In a note written after Valeant Pharmaceuticals announced a massive executive shake up, Piper Jaffray analysts basically gave up on the company.
The note was called: ‘Our Latest Thoughts: Circular Firing Squad Emerges; There Are No Quick Fixes’
It comes after a completely insane day in Valeant’s history.
On Monday, the company said once-championed CEO Michael Pearson would step down, hedge fund billionaire Bill Ackman would join the board, and that it had tried and failed to get former CFO Howard Schiller to resign from the board.
Also, and most importantly, it basically wiped out earnings for the last two years, declaring them inaccurate due to accounting issues at Valeant’s now defunct mail-order pharmacy, Philidor.
All of this led Piper Jaffray analysts to say that they “do not believe VRX shares are investable.” They also do not have a price target on the stock.
The following part, though, was the real smack down. Piper Jaffray believes that the only way Valeant’s business can exist by taking advantage of arbitrage opportunities that are no longer at its disposal:
We do not believe that VRX is really a company with a coherent core in a traditional sense, but rather is just an entity that over the years has sought to take advantage of a series of arbitrage opportunities: tax arbitrage, expense arbitrage and drug pricing arbitrage.
Put another way, the company as we know it now is just the aggregate of dozens of debt-fuelled acquisitions where management was able to shelter significant income from taxation, cut spending (particularly R&D) associated with acquired companies, and most importantly, reset the prices of myriad acquired assets, with the appreciation of the share price as the most important, and likely only, over-arching corporate goal (and as we allude to above, created incentives for bad behaviour).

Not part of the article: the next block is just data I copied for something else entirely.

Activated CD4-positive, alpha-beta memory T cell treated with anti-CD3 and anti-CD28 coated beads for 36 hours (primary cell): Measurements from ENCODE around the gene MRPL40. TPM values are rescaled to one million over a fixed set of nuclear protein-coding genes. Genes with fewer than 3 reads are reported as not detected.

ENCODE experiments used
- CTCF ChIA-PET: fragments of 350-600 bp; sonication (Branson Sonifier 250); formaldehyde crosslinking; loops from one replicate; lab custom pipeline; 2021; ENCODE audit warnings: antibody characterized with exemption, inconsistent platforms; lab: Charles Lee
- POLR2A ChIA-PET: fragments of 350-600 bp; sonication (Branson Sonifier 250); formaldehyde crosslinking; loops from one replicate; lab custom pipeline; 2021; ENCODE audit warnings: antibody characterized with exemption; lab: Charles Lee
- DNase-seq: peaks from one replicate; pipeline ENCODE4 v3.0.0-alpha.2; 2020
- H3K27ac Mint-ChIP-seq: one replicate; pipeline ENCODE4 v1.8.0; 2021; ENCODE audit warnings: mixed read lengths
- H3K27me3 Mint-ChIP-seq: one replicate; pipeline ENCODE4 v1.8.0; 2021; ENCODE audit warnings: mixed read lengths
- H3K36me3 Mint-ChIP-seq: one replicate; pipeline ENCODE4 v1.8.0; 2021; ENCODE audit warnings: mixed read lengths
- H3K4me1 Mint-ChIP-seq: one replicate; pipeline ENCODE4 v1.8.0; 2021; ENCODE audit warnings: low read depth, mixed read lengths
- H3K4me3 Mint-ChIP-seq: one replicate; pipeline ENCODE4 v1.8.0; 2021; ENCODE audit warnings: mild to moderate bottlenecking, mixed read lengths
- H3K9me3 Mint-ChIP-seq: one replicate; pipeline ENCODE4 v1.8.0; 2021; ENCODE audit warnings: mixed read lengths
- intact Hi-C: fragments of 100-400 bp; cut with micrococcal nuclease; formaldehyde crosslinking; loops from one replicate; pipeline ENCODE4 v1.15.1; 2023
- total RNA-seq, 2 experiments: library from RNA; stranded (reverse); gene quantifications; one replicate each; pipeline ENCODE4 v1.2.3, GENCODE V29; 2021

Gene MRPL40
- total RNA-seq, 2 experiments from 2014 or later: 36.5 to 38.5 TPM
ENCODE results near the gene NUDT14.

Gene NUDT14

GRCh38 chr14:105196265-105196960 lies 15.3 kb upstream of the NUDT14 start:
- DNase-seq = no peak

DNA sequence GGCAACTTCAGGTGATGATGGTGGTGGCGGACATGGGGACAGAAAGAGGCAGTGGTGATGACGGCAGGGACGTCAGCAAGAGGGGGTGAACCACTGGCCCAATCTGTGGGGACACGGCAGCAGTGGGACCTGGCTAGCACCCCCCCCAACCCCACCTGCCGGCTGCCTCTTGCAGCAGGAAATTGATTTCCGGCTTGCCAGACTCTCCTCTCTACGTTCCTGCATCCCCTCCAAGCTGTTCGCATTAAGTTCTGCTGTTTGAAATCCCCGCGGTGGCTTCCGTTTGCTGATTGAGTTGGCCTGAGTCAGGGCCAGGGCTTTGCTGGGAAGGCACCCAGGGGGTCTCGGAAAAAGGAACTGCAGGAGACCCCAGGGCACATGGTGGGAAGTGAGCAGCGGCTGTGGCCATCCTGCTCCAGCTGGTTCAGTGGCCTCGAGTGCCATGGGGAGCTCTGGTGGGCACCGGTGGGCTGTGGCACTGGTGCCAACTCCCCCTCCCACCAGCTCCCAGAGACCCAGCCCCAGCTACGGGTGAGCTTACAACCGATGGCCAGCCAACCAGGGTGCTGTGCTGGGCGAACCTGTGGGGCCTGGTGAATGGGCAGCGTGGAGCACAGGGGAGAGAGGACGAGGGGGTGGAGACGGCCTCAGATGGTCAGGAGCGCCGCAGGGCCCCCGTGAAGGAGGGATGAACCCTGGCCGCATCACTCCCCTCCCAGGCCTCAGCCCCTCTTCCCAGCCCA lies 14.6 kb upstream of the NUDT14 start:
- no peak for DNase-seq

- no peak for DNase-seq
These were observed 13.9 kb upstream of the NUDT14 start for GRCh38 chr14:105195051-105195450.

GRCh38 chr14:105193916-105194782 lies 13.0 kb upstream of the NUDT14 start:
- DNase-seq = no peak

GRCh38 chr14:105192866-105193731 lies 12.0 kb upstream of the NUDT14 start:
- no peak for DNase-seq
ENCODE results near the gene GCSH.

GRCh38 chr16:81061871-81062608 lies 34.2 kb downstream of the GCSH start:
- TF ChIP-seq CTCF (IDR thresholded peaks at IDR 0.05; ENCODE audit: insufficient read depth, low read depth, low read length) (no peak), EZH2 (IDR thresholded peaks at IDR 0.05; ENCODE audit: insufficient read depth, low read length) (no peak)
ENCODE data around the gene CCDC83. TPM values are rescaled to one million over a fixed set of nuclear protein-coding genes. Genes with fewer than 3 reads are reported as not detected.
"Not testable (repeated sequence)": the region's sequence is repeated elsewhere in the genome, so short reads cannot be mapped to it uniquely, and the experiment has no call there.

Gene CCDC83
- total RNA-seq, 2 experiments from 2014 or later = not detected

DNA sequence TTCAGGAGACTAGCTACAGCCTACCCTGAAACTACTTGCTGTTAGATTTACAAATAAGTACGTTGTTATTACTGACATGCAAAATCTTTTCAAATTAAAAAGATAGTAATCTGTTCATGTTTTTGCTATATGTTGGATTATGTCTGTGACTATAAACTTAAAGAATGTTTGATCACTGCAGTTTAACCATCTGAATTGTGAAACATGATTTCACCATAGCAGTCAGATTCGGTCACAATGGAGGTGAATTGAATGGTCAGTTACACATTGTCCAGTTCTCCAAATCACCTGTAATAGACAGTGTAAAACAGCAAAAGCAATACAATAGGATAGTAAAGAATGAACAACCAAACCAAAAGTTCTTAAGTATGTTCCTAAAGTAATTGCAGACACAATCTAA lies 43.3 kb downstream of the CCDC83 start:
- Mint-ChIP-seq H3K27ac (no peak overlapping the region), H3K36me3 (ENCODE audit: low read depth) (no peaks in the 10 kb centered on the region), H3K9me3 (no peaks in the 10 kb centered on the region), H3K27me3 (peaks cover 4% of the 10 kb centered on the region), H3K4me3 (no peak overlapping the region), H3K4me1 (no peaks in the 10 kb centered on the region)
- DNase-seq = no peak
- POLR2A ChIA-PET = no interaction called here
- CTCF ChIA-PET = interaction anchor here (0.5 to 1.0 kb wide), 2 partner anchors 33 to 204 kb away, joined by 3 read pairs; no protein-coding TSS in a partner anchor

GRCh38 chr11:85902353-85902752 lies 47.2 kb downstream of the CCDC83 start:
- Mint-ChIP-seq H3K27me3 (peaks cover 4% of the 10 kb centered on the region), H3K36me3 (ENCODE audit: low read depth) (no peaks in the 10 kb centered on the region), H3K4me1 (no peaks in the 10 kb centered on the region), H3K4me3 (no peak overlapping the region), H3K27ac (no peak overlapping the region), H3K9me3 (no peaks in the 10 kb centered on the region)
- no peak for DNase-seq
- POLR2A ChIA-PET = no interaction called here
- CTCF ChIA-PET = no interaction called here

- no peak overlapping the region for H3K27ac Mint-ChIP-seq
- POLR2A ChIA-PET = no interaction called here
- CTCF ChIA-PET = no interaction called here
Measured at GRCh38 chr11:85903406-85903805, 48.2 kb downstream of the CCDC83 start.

It gets worse
That VRX is where it is now is a classic case of overreach and hubris in our view.
Ultimately, this is not a company that has friends in the broader pharmaceuticals space and as such, it is not clear to us how the current, intact entity will be able to restore/build relationships with its myriad customers and stakeholders (just the name Valeant itself has become tainted). Further, that conundrum makes it difficult at the present time to do a cogent analysis to determine what these assets would be worth in a potential sale.
Valeant has no numbers (for the last two years) and no business model, so analysts can determine no value.
That’s a scorcher.